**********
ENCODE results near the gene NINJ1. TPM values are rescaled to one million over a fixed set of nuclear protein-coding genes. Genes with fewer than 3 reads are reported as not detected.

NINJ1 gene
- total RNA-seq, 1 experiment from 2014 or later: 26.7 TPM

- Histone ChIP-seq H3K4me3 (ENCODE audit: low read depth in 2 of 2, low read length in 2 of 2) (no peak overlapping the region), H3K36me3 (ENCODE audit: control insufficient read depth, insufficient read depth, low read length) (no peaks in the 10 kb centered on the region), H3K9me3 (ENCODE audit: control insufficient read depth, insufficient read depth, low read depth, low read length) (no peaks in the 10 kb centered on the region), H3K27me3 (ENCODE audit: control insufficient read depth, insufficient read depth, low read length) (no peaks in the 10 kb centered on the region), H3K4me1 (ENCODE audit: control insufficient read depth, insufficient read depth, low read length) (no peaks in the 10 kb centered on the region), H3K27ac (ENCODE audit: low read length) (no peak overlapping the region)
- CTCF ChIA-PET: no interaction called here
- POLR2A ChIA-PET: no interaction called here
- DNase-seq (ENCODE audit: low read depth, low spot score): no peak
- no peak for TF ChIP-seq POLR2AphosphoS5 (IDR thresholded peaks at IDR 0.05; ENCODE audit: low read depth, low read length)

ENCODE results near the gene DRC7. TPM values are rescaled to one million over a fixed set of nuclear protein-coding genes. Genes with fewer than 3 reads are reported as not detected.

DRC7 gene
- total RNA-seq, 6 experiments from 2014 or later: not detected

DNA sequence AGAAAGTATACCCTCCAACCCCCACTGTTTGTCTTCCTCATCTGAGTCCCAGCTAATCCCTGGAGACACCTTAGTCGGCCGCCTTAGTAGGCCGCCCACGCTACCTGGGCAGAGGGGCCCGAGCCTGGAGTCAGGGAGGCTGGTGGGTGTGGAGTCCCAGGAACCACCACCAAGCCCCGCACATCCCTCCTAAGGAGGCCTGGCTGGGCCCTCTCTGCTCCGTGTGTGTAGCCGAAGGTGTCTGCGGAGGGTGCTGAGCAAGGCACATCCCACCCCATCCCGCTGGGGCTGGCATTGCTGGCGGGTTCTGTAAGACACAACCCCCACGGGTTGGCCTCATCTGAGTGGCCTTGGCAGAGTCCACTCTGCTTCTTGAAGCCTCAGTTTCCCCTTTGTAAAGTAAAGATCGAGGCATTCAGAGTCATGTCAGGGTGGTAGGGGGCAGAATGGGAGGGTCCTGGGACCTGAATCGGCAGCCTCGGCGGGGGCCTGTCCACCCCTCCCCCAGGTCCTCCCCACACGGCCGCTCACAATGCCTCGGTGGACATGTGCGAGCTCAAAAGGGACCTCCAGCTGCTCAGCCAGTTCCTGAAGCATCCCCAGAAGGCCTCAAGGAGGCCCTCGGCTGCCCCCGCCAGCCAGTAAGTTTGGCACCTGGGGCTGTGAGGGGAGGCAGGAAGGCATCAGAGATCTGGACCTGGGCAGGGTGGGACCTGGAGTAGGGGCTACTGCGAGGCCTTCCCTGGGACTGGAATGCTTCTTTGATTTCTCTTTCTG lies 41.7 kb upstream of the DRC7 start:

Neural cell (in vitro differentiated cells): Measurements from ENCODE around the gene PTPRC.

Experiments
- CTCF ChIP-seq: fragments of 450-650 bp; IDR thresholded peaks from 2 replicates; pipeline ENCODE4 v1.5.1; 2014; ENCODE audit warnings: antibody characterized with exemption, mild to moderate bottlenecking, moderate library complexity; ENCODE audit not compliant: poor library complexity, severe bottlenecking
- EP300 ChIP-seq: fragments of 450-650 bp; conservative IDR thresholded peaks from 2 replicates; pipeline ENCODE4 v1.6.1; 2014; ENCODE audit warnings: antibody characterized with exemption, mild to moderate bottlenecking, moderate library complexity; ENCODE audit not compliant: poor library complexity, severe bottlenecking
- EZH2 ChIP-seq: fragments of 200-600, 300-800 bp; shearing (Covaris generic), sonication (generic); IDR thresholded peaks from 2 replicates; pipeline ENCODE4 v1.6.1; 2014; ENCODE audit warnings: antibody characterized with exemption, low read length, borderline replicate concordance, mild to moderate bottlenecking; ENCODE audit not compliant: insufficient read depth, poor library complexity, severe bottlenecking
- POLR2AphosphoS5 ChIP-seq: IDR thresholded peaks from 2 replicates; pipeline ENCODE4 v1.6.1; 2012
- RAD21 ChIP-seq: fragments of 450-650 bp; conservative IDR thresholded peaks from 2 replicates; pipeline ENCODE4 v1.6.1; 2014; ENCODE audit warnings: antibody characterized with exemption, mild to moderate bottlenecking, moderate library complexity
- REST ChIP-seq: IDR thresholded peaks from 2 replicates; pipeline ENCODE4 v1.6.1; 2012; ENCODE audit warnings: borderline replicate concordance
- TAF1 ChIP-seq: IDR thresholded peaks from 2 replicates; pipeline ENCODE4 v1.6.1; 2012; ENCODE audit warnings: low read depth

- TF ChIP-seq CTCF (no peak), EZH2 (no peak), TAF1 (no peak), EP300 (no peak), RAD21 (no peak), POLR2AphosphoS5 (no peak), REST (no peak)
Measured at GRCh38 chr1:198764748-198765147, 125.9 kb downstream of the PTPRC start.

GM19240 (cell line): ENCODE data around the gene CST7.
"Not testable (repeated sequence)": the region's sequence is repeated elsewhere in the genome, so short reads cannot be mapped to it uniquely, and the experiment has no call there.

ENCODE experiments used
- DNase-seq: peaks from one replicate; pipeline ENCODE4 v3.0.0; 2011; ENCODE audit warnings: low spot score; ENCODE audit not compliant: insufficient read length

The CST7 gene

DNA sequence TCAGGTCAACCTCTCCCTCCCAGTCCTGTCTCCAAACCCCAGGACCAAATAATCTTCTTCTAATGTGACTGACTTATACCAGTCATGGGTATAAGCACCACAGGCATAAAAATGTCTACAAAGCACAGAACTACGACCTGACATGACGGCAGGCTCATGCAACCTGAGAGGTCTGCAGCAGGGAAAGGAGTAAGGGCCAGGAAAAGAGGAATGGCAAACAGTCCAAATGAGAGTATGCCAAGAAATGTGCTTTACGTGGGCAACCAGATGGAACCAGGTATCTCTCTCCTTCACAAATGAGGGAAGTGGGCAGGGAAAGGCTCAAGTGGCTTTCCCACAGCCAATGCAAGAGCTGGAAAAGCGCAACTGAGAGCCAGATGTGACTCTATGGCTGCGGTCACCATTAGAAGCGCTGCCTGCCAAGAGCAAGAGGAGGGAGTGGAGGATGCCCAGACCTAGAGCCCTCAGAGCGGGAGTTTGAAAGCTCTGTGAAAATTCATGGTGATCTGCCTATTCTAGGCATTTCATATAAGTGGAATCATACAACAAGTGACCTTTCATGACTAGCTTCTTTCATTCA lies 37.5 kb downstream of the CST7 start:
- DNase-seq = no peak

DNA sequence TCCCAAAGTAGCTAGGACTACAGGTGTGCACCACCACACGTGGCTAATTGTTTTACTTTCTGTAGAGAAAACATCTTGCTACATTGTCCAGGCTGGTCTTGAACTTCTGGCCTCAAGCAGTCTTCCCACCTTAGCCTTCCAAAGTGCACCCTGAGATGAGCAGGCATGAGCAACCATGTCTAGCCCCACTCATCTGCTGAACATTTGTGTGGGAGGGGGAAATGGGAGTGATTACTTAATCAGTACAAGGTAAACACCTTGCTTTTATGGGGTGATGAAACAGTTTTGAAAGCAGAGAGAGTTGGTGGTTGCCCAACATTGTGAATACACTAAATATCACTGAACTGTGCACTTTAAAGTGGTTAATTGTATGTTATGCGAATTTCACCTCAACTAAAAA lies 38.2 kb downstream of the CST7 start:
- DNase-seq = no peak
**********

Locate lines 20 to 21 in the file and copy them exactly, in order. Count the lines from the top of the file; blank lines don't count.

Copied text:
- REST ChIP-seq: IDR thresholded peaks from 2 replicates; pipeline ENCODE4 v1.6.1; 2012; ENCODE audit warnings: borderline replicate concordance
- TAF1 ChIP-seq: IDR thresholded peaks from 2 replicates; pipeline ENCODE4 v1.6.1; 2012; ENCODE audit warnings: low read depth